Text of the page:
Do you know the way to San…James?
It’s 1000 kilometers (600 miles) from Carcassonne to Santiago de Compostela in northwest Spain. Bill and I walk a lot but that distance is way more than we would want to cover on foot yet lots of people come here to do exactly that. Known by a range of names including the Way (or the Path or the Trail) of St. James, the Route (or the Road) to Santiago or the one we hear the most often, Camino de Santiago or just The Camino, it’s a pilgrimage pathway to the Cathedral of Santiago de Compostela. Believers go to the shrine there seeking the final resting place of the apostle St. James.
From what I’ve read, it was in the early 800s that the tomb of St. James was discovered on the north Spanish coast where the beaches offer an abundance of scallop shells. Over time these shells have become a symbol of anyone traveling on the pilgrimage and signposts along the route are often marked with the same design. In two of the attached photos you can see these symbols along the route through Carcassonne that partly follows the Aude river westward towards Toulouse eventually reaching St. Jean Pied-du-Port, a town in the Pyrenees mountains where the well-worn path across the top of Spain to the Atlantic ocean begins.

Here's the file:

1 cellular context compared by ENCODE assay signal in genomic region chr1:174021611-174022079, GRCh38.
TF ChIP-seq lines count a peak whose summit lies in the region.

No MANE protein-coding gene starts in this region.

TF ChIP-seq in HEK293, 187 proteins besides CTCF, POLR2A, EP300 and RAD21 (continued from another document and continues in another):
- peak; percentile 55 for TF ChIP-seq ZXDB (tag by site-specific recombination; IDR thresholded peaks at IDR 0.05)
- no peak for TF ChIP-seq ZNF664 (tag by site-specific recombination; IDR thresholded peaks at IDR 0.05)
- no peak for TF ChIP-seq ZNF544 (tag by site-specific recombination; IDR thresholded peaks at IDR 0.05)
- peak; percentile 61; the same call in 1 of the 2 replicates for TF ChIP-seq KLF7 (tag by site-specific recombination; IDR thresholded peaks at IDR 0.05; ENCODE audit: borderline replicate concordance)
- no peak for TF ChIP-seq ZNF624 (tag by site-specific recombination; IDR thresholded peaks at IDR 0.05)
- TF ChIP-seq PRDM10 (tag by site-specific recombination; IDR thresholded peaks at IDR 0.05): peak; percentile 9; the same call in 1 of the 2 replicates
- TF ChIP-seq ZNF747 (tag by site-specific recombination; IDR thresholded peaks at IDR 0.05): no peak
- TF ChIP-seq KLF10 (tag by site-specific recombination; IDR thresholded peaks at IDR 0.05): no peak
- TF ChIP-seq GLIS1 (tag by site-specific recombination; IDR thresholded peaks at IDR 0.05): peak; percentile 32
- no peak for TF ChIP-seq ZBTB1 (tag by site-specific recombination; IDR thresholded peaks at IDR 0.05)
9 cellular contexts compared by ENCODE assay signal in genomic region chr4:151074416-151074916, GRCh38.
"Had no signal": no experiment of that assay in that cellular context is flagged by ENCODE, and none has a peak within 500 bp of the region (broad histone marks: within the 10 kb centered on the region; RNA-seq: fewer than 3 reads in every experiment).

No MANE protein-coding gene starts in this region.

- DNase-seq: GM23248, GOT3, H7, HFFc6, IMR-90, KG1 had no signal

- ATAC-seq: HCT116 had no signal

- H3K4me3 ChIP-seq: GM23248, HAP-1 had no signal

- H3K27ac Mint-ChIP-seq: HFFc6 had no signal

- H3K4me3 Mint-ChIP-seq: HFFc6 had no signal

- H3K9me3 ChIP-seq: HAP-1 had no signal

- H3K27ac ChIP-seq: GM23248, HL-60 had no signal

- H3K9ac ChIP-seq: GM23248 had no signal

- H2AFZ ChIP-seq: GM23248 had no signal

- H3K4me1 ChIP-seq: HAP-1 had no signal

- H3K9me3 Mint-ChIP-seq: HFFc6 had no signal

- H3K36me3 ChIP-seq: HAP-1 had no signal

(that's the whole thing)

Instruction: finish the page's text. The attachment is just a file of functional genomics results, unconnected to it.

Bloggers and former Carcassonne residents Tracy and Alan, who encouraged us to start this blog, detail their experiences on The Camino in their blog, An Italian Point of View, and there is a link in the right column on this page. In the spirit of “the Camino starts when you step out your front door”, they took a routing from here to one of the dozen branches of the network that crosses much of Europe, all ending at the shrine in Santiago de Compostela.
Although Carcassonne is not on one of those main branches, mostly former Roman roads, there is a connection with an apparent mention of the shrine in the writings that remain from when the Inquisition was held here in the early 1200s. Those seeking penance were directed to undertake pilgrimages to Rome, Canterbury, Cologne, and Santiago de Compostela. That resulted in a construction boom of church-related buildings (monasteries, abbeys, hospitals) and other businesses to serve the pilgrims. Carcassonne’s 12th century Notre Dame de l’Abbaye, steps from the castle, offers meals and lodging to pilgrimage walkers and casual visitors alike.
We couldn’t find one of those scallop shell symbols on the Basilica of St. Nazaire that you see in the third photo, but many of the walkers we have talked to said that people often use this as their starting point before crossing the Pont Vieux (the Old Bridge from the 1200s) and on to the rest of the 1000 kilometers. By the way, the French name for this pilgrimage is Le Pèlerinage de Saint-Jacques-de-Compostelle which might be why we usually hear visitors just calling it “The Camino”.